• are complex/marked (e.g. targeting fricatives rather than stops, true clusters rather single sounds, clusters with low sonority differences, rather than high (or negative) sonority differences);
  • the child doesn’t know/cannot yet produce accurately; and
  • the child is not yet stimulable for.
Again, our goal is to produce big, system-wide changes as quickly as possible.
How many words should we target?

Taking our lead from Cycles, we focus on only 5-6 words per target, per session. Evidence shows that 5-6 exemplars is sufficient to get transfer to untreated words with the same target. It also means you don't waste time (and dosage) explaining lots of new (often weird) vocabulary to students - a big issue for students with working memory and language disorders and other issues.

What kind of words should we choose?
We've opted for a combination of high frequency, functional real words, mixed-vowel, multisyllablic non-words, and near minimal pairs. Where possible, we have taken our real words from a well-known corpus of high frequency words used in spoken English: the New General Service List. Our non-word drills are designed to practice the target with different vowels and word positions. With selected targets, we also provide practice doing minimal pairs.
High frequency, functional, real words to use in speech therapy following the Complexity Approach of Cycles
In this pack, we include complex targets, sorted from most to least complex. Yes, students need to have some motivation and resilience to give them a go. But we've found that working on complex targets - using either a Complexity or Cycles Approach - gives you much more "bang for your buck" than targeting early-developing single consonants in word initial, final and medial positions. In particular, we've found that working with complex targets often results in bigger improvements in a student's general intelligibility.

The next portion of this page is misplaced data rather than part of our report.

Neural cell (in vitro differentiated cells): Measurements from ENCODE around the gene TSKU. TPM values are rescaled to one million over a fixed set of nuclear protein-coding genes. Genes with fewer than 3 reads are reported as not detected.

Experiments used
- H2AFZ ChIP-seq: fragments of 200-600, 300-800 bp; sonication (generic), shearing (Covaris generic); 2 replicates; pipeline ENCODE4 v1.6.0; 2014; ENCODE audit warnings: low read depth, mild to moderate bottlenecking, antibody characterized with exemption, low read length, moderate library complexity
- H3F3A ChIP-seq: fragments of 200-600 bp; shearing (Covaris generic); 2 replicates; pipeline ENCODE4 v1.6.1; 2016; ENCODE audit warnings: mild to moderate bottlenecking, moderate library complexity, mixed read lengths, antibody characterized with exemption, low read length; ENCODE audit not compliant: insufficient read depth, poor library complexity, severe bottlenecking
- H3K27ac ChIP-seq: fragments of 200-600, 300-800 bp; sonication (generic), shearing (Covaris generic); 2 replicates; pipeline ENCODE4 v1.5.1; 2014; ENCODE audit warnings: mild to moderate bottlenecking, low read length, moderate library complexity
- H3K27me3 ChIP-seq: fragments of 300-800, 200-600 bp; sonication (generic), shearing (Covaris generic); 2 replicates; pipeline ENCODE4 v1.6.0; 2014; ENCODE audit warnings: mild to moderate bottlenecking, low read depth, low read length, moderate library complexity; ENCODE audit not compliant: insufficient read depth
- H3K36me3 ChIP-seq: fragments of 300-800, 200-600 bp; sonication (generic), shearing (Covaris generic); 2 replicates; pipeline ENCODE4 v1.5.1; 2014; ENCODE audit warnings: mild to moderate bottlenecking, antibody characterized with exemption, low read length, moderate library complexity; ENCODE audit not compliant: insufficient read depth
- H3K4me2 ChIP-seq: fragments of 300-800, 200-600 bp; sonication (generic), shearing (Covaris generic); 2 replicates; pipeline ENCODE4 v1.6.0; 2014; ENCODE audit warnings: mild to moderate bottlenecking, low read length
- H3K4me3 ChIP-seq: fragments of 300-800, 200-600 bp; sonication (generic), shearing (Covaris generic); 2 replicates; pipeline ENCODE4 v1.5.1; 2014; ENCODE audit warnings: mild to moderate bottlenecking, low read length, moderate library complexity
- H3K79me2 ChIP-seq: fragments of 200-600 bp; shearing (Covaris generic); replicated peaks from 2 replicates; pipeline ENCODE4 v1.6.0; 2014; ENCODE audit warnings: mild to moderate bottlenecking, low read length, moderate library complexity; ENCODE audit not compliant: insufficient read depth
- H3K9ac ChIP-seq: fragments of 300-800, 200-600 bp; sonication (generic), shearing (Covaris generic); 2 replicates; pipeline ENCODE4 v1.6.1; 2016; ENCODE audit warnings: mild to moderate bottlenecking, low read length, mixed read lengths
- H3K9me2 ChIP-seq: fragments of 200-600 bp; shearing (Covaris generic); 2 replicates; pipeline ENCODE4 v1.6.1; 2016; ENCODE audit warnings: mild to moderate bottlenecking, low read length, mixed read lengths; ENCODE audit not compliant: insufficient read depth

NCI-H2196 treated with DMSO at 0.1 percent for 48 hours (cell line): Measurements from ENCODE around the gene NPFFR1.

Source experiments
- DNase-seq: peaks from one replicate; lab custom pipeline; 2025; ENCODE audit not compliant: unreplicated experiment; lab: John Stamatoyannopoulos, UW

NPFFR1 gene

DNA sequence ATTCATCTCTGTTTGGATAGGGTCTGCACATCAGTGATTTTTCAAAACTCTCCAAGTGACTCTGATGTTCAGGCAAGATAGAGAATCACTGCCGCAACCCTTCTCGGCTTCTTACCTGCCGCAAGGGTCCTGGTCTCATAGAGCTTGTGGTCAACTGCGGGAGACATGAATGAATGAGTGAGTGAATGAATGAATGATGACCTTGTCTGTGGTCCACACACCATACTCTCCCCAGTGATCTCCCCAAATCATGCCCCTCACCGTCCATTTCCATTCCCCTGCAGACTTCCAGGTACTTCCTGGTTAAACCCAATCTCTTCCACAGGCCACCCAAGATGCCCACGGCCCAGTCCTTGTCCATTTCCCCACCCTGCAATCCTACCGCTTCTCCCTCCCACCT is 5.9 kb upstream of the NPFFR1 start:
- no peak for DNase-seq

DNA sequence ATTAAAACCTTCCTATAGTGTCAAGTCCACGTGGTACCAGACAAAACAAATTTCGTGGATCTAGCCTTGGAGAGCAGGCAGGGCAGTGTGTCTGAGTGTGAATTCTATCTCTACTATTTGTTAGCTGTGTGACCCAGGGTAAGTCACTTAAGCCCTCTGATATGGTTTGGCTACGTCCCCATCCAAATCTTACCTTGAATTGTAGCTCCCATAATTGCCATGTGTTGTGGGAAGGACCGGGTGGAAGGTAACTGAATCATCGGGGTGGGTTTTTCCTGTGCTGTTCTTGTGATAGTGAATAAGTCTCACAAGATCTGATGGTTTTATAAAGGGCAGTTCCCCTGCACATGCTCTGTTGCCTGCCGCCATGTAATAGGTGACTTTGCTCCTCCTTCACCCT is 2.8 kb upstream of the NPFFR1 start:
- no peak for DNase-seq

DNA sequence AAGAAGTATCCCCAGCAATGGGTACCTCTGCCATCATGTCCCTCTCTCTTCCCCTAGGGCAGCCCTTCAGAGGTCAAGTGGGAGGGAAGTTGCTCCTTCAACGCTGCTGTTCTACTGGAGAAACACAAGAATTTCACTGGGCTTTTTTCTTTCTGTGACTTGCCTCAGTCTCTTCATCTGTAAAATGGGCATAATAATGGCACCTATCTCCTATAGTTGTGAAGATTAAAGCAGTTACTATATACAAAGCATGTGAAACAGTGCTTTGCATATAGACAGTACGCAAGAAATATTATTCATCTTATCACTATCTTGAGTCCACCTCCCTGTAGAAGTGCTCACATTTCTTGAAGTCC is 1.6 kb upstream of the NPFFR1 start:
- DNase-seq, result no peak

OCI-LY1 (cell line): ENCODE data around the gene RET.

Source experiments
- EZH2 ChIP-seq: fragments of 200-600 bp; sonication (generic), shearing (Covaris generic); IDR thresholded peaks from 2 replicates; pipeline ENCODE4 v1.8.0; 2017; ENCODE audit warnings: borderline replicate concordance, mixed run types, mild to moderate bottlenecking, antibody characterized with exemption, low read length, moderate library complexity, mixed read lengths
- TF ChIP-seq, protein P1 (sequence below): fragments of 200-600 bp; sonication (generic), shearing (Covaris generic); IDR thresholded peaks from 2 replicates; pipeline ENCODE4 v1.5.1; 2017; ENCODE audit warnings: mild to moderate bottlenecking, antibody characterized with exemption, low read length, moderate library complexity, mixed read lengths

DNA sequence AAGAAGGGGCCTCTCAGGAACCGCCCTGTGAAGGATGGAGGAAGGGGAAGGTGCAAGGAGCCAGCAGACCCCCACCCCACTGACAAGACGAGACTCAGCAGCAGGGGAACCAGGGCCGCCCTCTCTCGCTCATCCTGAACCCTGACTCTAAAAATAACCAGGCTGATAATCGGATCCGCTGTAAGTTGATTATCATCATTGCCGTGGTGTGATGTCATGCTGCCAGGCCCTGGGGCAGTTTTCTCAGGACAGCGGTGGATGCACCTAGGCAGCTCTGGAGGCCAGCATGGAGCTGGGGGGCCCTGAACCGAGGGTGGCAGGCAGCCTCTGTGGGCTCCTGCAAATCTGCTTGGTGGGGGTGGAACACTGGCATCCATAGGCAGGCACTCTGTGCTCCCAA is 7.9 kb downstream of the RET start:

We know that some the targets in this pack may seem aggressive - especially if you are used to developmental and traditional approaches. But, since making our targets more complex in Cycles and Complexity-based therapy, we've haven't looked back, and wanted to share our resources with others!

Further information on how to do the therapy:

The Complexity Approach: https://www.banterspeech.com.au/how-to-treat-speech-sound-disorders-2-the-complexity-approach-more-bang-for-your-buck/

The Cycles Approach: https://www.banterspeech.com.au/how-to-treat-speech-sound-problems-1-the-cycles-approach/

The Contrastive Approach: https://www.banterspeech.com.au/how-to-treat-speech-sound-disorders-3-contrastive-approach-minimal-and-maximal-pairs-with-demo/




Your Instructor


David Kinnane
David Kinnane

Known to many as Speech Bloke, David is a Certified Practising Speech Pathologist, Lawyer, Author and Father. He is based in Sydney, Australia, where he helps adults and children with communication issues to speak for themselves.